Both brothers and Ikaika perform with the group Ola Hou, which includes Hana’s Pekelo Cosma, Kahala Greig and Geri Valdriz.
“After intermission we’ll have footage of my dad and the group Ola Hou will close the show, playing traditional Hawaiian music like Gabby and the Sons of Hawaii,” Kevin continues. “We used to get together once a year at the slack key festival but the guys wanted to get together more often.”
Since November, they have been heard playing authentic traditional music in Wailuku on the first Monday of every month at the Unisan sushi restaurant, with no admission charge. The musicians have been recording their performances and will hopefully release a live album.
“It’s a place for us to rehearse and get tighter,” he notes. “We’re planning on a live thing, we’re not in a rush, but every time we play, people ask for a CD.”
Summing up the special upcoming MACC show, Kevin concludes: “It’s going to be an experience that hopefully we can do again, but if not, then this is going to be a once in a lifetime thing. We’re really looking forward to it because we’ve never done it before as whole family.”
Two talented Celtic musicians, Shona Le Mottée and Tim Readman, make the rounds this weekend beginning tonight at the Lahaina United Methodist Church.
Emerging from the Northeastern English folk scene, Readman earned a reputation as an accomplished songwriter, guitarist, singer and interpreter of traditional and contemporary folk songs.
Le Mottée is a gifted fiddler who electrified audiences in New York, Florida and Las Vegas playing in Michael Flatley’s “Lord of the Dance” show. She was also a member of the popular Canadian Celtic-pop band The Paperboys and played on their award-winning album, “Molinos.”
The two musicians have played together for about 10 years in various combinations. Le Mottée briefly played classical music on violin as a child and quickly transitioned to traditional folk.
“My mom being Scottish wanted to hear the fiddle stuff and said, ‘Quit playing that classical crap,’ and threw a book of tunes at me,” she recalls. On her latest CD, she balances traditional pieces with a contemporary approach. “That’s just the generation I grew up being in, right when Celtic music crossed over into pop,” she explains. “I toured with the Paperboys for three years, and right after that went into the “Lord of the Dance,” where everything was traditional but very contemporary with the New Age influence. That all comes out in my music now.”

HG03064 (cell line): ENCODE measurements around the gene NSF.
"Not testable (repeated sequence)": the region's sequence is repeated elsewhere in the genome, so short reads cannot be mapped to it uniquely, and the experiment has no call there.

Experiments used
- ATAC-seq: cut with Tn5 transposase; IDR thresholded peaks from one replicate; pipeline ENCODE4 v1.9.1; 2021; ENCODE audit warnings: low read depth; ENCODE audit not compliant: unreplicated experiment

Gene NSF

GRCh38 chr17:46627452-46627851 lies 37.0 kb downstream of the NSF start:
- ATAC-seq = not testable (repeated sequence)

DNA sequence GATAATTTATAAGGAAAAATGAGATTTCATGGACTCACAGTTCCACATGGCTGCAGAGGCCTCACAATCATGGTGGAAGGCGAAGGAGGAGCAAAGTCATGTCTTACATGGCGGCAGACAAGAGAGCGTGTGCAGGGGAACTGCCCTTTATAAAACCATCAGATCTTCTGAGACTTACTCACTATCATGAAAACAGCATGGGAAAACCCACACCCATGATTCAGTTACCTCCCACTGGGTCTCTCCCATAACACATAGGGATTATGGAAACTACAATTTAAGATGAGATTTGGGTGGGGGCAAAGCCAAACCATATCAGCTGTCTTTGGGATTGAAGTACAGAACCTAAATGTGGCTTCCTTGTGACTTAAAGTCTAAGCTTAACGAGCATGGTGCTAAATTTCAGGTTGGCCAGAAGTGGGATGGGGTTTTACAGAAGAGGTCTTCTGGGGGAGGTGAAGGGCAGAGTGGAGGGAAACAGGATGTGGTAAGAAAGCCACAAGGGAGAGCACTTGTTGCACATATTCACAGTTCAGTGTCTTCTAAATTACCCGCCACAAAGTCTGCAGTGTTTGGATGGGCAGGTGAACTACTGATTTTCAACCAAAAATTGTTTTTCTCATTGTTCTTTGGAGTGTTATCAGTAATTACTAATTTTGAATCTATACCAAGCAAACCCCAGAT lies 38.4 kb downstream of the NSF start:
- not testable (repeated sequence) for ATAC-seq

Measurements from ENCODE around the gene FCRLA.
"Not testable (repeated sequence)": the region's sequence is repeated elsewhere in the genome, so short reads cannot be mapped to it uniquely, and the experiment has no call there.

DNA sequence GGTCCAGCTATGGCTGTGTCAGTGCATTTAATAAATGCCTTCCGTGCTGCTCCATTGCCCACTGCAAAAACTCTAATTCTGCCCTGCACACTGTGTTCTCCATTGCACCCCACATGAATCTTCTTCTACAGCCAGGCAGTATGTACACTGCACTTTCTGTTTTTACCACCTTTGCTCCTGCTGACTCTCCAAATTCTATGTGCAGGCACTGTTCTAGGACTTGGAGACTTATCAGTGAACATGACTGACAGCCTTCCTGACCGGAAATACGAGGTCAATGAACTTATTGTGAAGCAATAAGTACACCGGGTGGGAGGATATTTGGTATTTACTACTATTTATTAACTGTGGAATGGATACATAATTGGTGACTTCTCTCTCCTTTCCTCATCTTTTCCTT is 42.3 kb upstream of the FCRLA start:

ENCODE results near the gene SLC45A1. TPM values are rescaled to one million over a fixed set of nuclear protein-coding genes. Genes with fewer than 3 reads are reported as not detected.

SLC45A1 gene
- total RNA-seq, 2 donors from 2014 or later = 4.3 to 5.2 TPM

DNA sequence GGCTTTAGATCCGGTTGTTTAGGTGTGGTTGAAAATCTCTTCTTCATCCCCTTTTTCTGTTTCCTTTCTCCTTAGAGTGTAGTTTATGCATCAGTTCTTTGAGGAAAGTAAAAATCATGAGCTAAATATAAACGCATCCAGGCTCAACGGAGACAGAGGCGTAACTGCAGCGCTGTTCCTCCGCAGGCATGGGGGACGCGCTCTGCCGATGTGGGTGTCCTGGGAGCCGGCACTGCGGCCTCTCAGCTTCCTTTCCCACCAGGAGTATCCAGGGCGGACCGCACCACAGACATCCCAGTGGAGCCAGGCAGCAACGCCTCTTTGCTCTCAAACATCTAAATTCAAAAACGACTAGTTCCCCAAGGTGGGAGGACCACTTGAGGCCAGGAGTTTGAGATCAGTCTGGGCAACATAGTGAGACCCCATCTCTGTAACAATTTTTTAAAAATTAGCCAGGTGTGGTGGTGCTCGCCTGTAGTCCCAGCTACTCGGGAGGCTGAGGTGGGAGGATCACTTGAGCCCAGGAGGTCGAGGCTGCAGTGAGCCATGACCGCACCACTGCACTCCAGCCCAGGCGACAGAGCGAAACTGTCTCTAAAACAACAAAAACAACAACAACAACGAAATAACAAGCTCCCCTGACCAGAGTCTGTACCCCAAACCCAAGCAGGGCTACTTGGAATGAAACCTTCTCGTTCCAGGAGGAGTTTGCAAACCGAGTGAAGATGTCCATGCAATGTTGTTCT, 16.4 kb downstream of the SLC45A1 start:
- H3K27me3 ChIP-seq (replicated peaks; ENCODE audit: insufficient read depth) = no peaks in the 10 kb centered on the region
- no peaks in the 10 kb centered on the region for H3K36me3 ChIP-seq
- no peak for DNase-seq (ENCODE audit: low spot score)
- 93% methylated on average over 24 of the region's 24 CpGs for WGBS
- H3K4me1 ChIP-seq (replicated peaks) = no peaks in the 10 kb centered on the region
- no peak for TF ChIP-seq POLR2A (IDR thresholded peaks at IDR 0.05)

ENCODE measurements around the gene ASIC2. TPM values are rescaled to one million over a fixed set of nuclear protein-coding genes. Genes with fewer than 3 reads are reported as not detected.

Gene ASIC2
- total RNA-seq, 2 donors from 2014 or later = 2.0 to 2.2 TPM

Readman, who has lived in Canada since 1987, says they specialize in playing Cape Breton music. “Canada has the only Gaelic-speaking community in North America, which is Cape Breton on the east coast,” he notes. “We do some Irish and Scottish stuff but our favorite thing is Cape Breton music. It’s what came over with the immigrants from Scotland in the 1700s. They’ve really preserved the raw version of that music, and it has an incredibly driving beat. I’ve played in rock bands and punk rock bands and I love music that has a strong beat.”
* Shona Le Mottée and Tim Readman play at 7 tonight at the Lahaina United Methodist Church on Baker Street. Tickets are $15 and $10 for kids. The duo plays Friday at Mulligan's on the Blue in Wailea. Dinner & Show (seating at 6 p.m.) for $39; show only at 7 for $20. Reservations required, call 874-1131. On Saturday they play at 7:30 p.m. at The Studio Maui in Haiku. Tickets are $20. And on Sunday they play the Haleakala Waldorf School in Kula at 4 p.m. Tickets $20 and $10 for kids.
• Contact Jon Woodhouse at email@example.com
Kevin and Ikaika Brown performing at Ki Ho‘alu 2007 at the Maui Arts & Cultural Center.
Maui Arts & Cultural Center photo
Fact BoxAt A Glance
The Brown Ohana present “Generations”
McCoy Studio Theater at the Maui Arts & Cultural Center.
Saturday at 7:30 p.m.
$30, half-price for kids 12 and younger, plus applicable fees, available from the MACC box office, 242-7469 or www. mauiarts.org